I've been away. Quite possibly this fact has gone unnoticed by all, but nevertheless - I've been away!
While away I spoke on the phone to my friend C. W. Woo. He had news of a fellow I dated for a few years. This Fellow I Dated (who from now on shall be referred to as 'FID') and I were only young at the time, but we were quite serious for awhile there. FID and I were youthfully, naively certain we were in love. In truth I think we were mostly in love with the concept of having a steady girlfriend/boyfriend. In any case, that was a long time ago (17 years, to be precise). We grew apart, we broke up, and although I have some fond memories, I also have plenty of memories to remind me how unsuited FID and I were to each other.
FID is now a politician. He is a member of parliament in another state. He is, in fact, a Minister for Rhubarb and Codswallop (can't get too specific here, for fear he, or someone he knows, discovers this blog!). He is married, with children. I have spoken to him a handful of times since we split up - always on friendly terms, but never with much sense of connection. We have taken different pathways in life; we have differing priorities.
Not so long ago, FID telephoned me at work, wanting to meet for coffee. He was in my city for an important meeting. He sounded lonely and wistful. He wanted to meet that day, despite the fact that I was at work. He seemed strangely unable to grasp the fact that I couldn't simply drop everything and come to see him. "Don't you have have any spare appointment times?", he queried persistently. "I'm meeting Neil & Ruth for dinner, then I have to fly home tomorrow".
I politely explained that I was fully booked, and had appointments scheduled all day. I suggested that maybe next time he was going to be in town, he could let me know in advance!
"Oh, right", he sighed. He seemed to grasp about listlessly for conversation. "So, you're working as a GP then?".
"Yes. I work two days a week", I explained. "It's good. I really enjoy it".
"So...... are you going to specialise?", FID asked.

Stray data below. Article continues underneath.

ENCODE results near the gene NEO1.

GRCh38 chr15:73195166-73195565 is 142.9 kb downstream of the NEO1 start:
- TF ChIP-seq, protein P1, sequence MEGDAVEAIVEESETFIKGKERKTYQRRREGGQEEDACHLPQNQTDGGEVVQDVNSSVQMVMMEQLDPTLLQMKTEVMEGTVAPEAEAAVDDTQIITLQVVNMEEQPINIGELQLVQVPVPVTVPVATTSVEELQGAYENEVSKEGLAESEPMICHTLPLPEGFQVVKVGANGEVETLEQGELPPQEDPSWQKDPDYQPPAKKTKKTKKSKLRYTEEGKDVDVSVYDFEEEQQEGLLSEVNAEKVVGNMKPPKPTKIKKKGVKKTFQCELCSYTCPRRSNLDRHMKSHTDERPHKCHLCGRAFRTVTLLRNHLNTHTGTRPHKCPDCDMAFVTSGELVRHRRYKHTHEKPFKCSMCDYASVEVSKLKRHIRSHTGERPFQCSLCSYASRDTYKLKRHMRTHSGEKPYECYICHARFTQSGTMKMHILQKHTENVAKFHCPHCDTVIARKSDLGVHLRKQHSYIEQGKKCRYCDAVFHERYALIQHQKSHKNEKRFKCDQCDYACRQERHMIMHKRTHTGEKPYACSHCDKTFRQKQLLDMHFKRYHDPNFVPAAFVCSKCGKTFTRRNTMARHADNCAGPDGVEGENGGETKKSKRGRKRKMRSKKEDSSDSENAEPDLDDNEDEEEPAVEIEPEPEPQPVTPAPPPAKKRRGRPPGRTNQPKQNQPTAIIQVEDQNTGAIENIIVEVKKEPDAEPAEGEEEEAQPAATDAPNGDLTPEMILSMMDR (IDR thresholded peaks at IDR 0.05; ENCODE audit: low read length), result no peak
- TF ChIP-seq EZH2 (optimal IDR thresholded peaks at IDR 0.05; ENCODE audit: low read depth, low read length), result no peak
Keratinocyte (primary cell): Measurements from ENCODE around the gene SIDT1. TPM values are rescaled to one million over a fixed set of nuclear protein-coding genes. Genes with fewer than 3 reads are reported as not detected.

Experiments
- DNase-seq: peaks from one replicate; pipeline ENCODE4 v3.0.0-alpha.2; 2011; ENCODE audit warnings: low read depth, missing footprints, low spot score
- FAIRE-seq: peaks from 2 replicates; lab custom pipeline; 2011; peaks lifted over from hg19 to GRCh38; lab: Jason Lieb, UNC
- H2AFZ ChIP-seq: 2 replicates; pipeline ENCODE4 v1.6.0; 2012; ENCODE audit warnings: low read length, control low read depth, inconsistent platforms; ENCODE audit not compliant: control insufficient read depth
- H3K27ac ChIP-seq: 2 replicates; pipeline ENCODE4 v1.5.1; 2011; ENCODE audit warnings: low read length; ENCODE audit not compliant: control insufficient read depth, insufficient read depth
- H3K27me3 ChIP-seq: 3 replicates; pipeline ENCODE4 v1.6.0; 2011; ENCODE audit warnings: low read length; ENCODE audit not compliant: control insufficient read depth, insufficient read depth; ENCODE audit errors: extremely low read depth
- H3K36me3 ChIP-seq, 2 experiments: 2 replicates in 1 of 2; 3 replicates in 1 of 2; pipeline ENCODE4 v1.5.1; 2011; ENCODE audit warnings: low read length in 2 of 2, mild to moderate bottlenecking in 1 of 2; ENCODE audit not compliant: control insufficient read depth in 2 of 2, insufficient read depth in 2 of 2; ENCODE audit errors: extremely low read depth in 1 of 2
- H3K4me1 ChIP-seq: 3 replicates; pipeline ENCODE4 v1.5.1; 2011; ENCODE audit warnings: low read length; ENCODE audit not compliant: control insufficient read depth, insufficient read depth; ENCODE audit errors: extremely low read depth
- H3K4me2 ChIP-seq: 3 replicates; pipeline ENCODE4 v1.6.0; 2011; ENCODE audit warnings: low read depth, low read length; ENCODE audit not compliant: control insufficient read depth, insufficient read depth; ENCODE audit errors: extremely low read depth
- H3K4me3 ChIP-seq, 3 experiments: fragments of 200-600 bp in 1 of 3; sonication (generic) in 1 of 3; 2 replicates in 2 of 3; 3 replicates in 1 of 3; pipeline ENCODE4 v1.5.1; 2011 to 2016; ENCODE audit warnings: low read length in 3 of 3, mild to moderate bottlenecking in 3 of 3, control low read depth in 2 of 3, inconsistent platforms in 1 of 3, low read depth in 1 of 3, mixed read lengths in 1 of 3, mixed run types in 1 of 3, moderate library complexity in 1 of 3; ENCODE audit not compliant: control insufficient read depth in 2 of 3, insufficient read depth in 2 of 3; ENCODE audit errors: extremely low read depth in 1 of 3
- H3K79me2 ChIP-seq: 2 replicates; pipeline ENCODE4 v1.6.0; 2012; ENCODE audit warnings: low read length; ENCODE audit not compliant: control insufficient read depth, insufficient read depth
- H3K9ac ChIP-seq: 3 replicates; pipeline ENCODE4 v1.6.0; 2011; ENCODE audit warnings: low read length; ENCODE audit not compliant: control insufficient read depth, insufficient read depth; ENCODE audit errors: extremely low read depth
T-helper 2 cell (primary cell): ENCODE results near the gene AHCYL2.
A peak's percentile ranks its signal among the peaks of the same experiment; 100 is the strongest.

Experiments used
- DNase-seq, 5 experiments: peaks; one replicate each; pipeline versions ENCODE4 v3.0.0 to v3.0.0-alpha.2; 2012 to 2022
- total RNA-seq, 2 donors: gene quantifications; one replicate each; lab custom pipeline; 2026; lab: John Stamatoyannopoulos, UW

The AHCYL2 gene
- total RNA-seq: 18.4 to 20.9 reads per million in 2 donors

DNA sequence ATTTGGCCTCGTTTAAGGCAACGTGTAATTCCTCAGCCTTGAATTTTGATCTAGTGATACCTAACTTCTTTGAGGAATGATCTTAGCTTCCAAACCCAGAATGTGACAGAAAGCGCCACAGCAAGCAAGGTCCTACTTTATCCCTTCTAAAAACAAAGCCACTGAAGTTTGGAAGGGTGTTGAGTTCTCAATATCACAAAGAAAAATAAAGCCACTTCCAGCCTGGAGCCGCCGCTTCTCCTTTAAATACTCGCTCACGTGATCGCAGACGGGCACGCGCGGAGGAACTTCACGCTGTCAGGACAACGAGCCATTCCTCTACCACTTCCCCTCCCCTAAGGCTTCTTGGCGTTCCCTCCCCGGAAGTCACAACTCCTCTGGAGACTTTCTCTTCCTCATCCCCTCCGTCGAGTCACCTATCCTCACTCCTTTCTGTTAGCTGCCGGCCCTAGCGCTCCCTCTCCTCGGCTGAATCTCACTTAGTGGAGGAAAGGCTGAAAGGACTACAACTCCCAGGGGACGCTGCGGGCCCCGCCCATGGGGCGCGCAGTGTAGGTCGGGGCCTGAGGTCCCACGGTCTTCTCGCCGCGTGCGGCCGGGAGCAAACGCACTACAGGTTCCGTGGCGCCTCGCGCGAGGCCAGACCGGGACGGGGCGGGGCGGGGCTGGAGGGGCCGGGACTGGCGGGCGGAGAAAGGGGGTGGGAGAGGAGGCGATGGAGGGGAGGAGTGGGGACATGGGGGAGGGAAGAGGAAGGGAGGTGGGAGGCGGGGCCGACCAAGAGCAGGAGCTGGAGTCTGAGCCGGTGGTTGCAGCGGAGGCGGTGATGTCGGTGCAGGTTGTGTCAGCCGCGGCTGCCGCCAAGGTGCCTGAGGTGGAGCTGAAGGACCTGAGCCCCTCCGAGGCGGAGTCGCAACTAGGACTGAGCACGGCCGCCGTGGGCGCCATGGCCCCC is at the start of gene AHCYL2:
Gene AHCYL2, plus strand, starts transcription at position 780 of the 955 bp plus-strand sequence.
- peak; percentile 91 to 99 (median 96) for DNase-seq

I felt a rising irritation. Why do so many people assume that GPs are failed specialists? It's insulting, especially to those of us who thought long and hard before choosing general practice as our life's vocation, and to those of us who have done the post-graduate degree in general practice.
I took a deep breath. "No, " I replied patiently. "I like working as a GP. I don't want to look at eyes all day, or hearts, or skin. I like seeing whole families; I like trying to figure out what is wrong with patients of all ages, from all walks of life." Inwardly, I wondered if the question he'd asked was entirely innocent. After all, I have been working as a GP for more than ten years. If I was planning on specialising, surely I would have done so by now. Perhaps FID felt I should have done something more spectacular with my life, like, say, become a renowned brain surgeon, or maybe a Nobel-prize-winning physicist, or ...... a Minister for Something Important?
"Oh, right", FID murmured, disinterested. We talked a few more minutes, and then I had to excuse myself to call my next patient.
That night I told my husband Fatty of the conversation. We marvelled at the social ineptitude of this 'politician', this 'man of the people'. Because although I believe FID to be a good man, with honourable intentions and strong principles, I don't think he is man who truly likes people in a general sense. I think he likes some select people, but I don't get a sense of him caring about we Australians, all us 'great unwashed'. It seems he respects high achievers more than people in general. And if his words to me that day were any indication, he doesn't always stop to consider how his comments may affect others.
I'm not sure where I'm going with this. I'm not really annoyed with FID anymore. The more I think about it the more I feel a bit sorry for him. Our mutual friend tells me FID has no friends to speak of. He hinted that all was not well in FID's marriage. And all FID talks about is his next step up the political ladder.
Once FID told me that the worst thing about being a polititian was having to listen to his constituents talk, whilst pretending to be interested in them. If only he knew how that remark made me cringe. I pictured all those men and women, earnestly expressing their hopes and fears, with FID nodding seriously, as he inwardly wondered whether to have a pie or a smoked salmon bagel for lunch.
My husband doesn't address auditoriums full of people, he doesn't wear snazzy suits, he barely manages to get a haircut 4 times a year. He does not grace the pages of the newspaper and he's uncomfortable at parties. Yet he's kind and respectful to all, and never hints that I am anything less than what he's always dreamed of. He is the kind of man I imagined loving. And, here he is, right now, in our kitchen, loading the dishwasher. I need to go kiss him this minute.....